by Michelle Segrest
December 21, 2011
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HydroAire mechanic Hank Deluca with a Byron Jackson pump that Hydro repaired for Inland Steel. Photo courtesy of Hydro, Inc.
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Photo courtesy of Freudenberg
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52-year-old pump. Photo courtesy of GIW Industries
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Kalamazoo mechanical seal manufacturing and research lab in the 1950s. Photo courtesy of Flowserve
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Machine shop lathes department in Battle Creek, Mich. Photo courtesy of American Marsh Pumps

Mike Pemberton, manager of ITT Performance Services remembers when PumpSmart  was introduced at the Chem Show in New York, N.Y., in November 1999. PumpSmart pump control systems provide real-time control and protection for pumps while also providing process insight. “It is clear that this signaled the rapidly expanding use of variable speed drive technologies for industrial pumping,” he says.

Pump system optimization became a key ingredient in all applications.

“I wonder if the idea of using adjustable speed drives and energy efficient motors to drive pumps isn't the major step for the pump industry,” says John Malinowski, senior product manager for AC Motors at Baldor Electric Company. “Not only can pump output be adjusted to control needed output, but this saves much electricity and the control can be based on a set point or process control built into the drive.”

Matt Lorenz, vice president and general manager of Eaton Corporation's Industrial Control Division, says accurate power control has been a revolutionary development. 

“At the turn of the last century, the first automatic motor starter was developed, laying the foundation for the modern motor control industry,” Lorenz explains. “In the following years, that technology was used to develop control equipment for the Panama Canal.”  Today, Eaton continues to provide sophisticated motor control equipment for major Panama Canal upgrades.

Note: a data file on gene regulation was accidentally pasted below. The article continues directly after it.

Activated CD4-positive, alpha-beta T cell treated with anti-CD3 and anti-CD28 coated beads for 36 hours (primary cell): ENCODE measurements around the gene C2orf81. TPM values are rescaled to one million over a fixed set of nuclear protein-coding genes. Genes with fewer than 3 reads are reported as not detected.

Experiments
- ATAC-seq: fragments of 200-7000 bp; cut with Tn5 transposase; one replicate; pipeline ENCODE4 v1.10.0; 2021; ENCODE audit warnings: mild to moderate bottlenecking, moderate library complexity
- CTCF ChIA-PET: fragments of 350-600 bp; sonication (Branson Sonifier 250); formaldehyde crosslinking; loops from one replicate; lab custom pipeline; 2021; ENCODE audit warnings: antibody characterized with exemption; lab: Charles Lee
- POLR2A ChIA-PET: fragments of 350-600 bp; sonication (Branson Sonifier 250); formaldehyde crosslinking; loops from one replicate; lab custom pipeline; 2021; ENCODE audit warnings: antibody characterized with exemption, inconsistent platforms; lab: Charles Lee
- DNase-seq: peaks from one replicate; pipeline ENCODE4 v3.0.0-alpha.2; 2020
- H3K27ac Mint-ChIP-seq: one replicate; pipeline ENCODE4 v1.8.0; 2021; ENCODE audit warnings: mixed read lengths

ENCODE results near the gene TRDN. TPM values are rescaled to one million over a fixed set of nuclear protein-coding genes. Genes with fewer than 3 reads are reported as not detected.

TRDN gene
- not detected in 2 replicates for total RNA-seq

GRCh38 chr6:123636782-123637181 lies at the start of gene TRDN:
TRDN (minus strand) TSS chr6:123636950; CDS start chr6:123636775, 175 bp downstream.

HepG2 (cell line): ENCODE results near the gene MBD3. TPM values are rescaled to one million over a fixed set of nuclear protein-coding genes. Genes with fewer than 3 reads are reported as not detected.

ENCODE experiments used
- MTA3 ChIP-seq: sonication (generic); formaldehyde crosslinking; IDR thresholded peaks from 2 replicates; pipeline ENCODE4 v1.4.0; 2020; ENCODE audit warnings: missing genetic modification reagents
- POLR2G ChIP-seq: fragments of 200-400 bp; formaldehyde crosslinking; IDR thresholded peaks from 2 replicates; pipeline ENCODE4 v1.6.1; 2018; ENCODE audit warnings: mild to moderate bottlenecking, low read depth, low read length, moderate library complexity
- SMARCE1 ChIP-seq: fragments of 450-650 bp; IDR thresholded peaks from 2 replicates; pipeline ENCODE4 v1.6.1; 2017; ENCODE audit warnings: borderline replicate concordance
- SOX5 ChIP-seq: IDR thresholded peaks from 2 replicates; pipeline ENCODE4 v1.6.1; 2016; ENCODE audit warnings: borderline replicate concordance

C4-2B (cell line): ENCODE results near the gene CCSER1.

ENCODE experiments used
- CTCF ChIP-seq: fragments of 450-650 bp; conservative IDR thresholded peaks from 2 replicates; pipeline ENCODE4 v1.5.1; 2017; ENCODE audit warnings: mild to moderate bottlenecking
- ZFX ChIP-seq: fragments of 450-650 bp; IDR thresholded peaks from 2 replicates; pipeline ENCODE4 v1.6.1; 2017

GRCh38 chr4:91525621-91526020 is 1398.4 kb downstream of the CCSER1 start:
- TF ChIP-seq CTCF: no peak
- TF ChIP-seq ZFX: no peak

A dramatic change happened during the past decade as the industry shifted from thinking about just the pump to considering the entire pumping system, says Jack Creamer, market segment manager for Schneider Electric.

“Sometimes advancements are seen as ‘leap frog' technological advancements that literally change the game,” says Creamer. “In other cases, advancements are more evolutionary . . . that is, they provide incremental change opportunities that enhance and improve the performance of systems. From a performance standpoint, the two primary drivers are energy and intelligence.

“Intelligence includes the concept of a smart motor management approach that provides predictive and preventative main-tenance along with remote alarming that allows operators to better monitor and in turn, guarantee increased system performance and availability. On the energy side, variable frequency drives reduce energy consumption for an application. With the increasing application of ‘intelligence' to VFDs, energy savings potential expand beyond the affinity law explanation to cover such things as BEP matching, load matching and other energy savings opportunities.” 

 

Some Things Remain the Same

 

As much as things have changed, many things have not, Wierzbicki says. “We are still an industry that is a close network of people. We compete hard, but with high integrity and respect for each other. Even with all the advancements, it is still the people that make this a great industry.”

Be sure to read The History of Pumps: Through the Years for an in-depth timeline on some of the industry's most important developments.

 

Click here for The History of Pumps: Through the Years

Click here for The History of Pumps: How Motors Have Changed the Pump Industry

Click here for The History of Pumps: How Seals Have Changed the Pump Industry

Click here for The History of Pumps: The Pump Supply Chain

Click here for Interesting Images of Pump History

Click here for Famous People in Pump History

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